Magnetic “force field” shield giant gas cloud during collision with Milky Way
Doom may be averted for the Smith Cloud, a gigantic streamer of hydrogen gas that is on a collision course with the Milky Way Galaxy. Astronomers using the National Science Foundation’s Karl G. Jansky Very Large Array (VLA) and Robert C. Byrd Green Bank Telescope (GBT) have discovered a magnetic field deep in the cloud’s interior, which may protect it during its meteoric plunge into the disk of our Galaxy.
This discovery could help explain how so-called high velocity clouds (HVCs) remain mostly intact during their mergers with the disks of galaxies, where they would provide fresh fuel for a new generation of stars.
Currently, the Smith Cloud is hurtling toward the Milky Way at more than 150 miles per second and is predicted to impact in approximately 30 million years. When it does, astronomers believe, it will set off a spectacular burst of star formation. But first, it has to survive careening through the halo, or atmosphere, of hot ionized gas surrounding the Milky Way.
“The million-degree upper atmosphere of the galaxy ought to destroy these hydrogen clouds before they ever reach the disk, where most stars are formed,” said Alex Hill, an astronomer at Australia’s Commonwealth Scientific and Industrial Research Organization (CSIRO) and lead author of a paper published in the Astrophysical Journal. “New observations reveal one of these clouds in the process of being shredded, but a protective magnetic field shields the cloud and may help it survive its plunge.”
Many hundreds of HVCs zip around our galaxy, but their obits seldom correspond to the rotation of the Milky Way. This leads astronomers to believe that HVCs are the left-over building blocks of galaxy formation or the splattered remains of a close galactic encounter billions of years ago.
Though massive, the gas that makes up HVCs is very tenuous, and computer simulations predict that they lack the necessary heft to survive plunging through the halo and into the disk of the Milky Way.
“We have long had trouble understanding how HVCs reach the Galactic disk,” said Hill. “There's good reason to believe that magnetic fields can prevent their ‘burning up’ in the halo like a meteorite burning up in Earth’s atmosphere.”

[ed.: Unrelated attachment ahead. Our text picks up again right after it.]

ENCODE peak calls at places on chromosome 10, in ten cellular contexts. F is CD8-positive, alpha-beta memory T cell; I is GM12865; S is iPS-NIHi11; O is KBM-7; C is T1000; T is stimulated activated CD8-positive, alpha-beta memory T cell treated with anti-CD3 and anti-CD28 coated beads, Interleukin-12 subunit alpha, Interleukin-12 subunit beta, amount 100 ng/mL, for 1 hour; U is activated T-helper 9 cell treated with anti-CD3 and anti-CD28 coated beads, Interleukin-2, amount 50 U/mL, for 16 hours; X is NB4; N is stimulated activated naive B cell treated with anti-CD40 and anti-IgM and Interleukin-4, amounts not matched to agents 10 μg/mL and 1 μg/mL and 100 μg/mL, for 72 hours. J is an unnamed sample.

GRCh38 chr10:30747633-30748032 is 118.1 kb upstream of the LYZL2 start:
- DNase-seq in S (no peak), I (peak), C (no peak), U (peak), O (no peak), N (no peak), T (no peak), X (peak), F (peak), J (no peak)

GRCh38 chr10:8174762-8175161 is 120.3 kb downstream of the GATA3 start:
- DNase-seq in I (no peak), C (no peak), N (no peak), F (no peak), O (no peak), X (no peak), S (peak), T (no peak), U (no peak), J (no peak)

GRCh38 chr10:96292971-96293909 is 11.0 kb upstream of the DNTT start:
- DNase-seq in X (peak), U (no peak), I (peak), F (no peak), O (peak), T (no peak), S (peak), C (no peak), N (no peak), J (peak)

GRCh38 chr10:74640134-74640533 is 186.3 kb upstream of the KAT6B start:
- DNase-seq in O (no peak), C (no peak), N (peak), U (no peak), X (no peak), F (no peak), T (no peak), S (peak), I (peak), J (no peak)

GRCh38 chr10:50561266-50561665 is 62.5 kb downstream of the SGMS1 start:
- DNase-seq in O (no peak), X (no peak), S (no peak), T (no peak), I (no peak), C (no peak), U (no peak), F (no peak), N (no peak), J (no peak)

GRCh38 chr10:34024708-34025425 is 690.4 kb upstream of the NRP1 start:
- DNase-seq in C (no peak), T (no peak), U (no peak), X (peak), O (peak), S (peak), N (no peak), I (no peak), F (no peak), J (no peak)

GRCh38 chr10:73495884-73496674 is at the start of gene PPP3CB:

Despite being the best evidence yet for a magnetic field inside an HVC, the origin of the Smith Cloud’s field remains a mystery. “The field we observe now is too large to have existed in its current state when the cloud was formed,” said Hill. “The field was probably magnified by the cloud's motion through the halo.”
Earlier research indicates the Smith Cloud has already survived punching through the disk of our galaxy once and—at about 8,000 light-years from the disk—is just beginning its re-entry now.
“The Smith Cloud is unique among high-velocity clouds because it is so clearly interacting with and merging with the Milky Way,” said Felix J. Lockman, an astronomer at the National Radio Astronomy Observatory (NRAO) in Green Bank, W.Va. “Its comet-like appearance indicates it’s already feeling the Milky Way’s influence.”
Since the Smith Cloud appears to be devoid of stars, the only way to observe it is with exquisitely sensitive radio telescopes, like the GBT, which can detect the faint emission of neutral hydrogen. If it were visible with the naked eye, the Smith Cloud would cover almost as much sky as the constellation Orion.
When the Smith Cloud eventually merges with the Milky Way, it could produce a bright ring of stars similar to the one relatively close to our Sun known as Gould's Belt.
“Our Galaxy is in an incredibly dynamic environment,” concludes Hill, “and how it interacts with that environment determines whether stars like the Sun will continue to form.”
The National Radio Astronomy Observatory is a facility of the National Science Foundation, operated under cooperative agreement by Associated Universities, Inc.